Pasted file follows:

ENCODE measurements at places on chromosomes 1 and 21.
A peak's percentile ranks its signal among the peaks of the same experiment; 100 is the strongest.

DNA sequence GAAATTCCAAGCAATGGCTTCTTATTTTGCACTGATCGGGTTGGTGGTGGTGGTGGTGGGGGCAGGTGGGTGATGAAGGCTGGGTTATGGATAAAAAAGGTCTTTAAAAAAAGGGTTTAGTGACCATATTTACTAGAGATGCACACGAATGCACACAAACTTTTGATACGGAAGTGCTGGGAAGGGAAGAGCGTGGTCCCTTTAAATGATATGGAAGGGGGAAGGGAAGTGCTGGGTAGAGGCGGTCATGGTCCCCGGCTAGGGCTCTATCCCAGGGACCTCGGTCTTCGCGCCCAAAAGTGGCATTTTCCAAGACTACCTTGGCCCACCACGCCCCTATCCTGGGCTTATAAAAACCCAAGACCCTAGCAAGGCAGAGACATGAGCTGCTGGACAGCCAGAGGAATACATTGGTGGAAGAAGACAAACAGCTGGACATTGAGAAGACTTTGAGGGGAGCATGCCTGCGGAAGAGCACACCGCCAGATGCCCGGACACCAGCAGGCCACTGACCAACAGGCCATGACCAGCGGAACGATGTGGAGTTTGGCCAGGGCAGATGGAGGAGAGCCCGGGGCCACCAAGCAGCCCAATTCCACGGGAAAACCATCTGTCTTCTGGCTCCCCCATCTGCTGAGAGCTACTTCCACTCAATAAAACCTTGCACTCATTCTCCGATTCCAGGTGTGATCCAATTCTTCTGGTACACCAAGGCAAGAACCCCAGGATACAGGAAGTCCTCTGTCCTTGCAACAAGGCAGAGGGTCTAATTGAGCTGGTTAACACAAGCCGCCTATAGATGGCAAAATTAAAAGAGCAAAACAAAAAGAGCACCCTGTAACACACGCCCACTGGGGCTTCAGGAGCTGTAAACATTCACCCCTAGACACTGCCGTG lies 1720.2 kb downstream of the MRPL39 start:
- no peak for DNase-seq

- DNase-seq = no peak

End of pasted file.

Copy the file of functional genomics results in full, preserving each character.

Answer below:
ENCODE measurements at places on chromosomes 1 and 21.
A peak's percentile ranks its signal among the peaks of the same experiment; 100 is the strongest.

DNA sequence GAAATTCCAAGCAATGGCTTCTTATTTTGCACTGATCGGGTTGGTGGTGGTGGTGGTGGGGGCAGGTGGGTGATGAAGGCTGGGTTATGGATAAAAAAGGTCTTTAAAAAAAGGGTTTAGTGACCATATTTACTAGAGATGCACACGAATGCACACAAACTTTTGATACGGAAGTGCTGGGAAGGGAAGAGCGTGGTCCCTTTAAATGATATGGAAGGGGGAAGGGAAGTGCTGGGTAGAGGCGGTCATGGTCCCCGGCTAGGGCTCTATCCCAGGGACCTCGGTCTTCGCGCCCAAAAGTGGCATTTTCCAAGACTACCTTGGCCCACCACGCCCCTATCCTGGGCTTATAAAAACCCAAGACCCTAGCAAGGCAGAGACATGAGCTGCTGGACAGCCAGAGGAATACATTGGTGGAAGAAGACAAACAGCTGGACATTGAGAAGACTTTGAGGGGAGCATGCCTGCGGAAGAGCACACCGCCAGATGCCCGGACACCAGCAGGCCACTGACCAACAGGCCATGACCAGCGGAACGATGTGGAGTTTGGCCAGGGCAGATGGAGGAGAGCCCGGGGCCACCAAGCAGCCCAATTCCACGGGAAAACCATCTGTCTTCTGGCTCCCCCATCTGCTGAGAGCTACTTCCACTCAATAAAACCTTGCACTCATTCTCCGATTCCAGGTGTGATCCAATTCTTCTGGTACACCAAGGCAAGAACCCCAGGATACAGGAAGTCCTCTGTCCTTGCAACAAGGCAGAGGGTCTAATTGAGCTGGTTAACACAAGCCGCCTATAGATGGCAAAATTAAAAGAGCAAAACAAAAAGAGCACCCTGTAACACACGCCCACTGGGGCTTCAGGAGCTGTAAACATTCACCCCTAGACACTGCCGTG lies 1720.2 kb downstream of the MRPL39 start:
- no peak for DNase-seq

- DNase-seq = no peak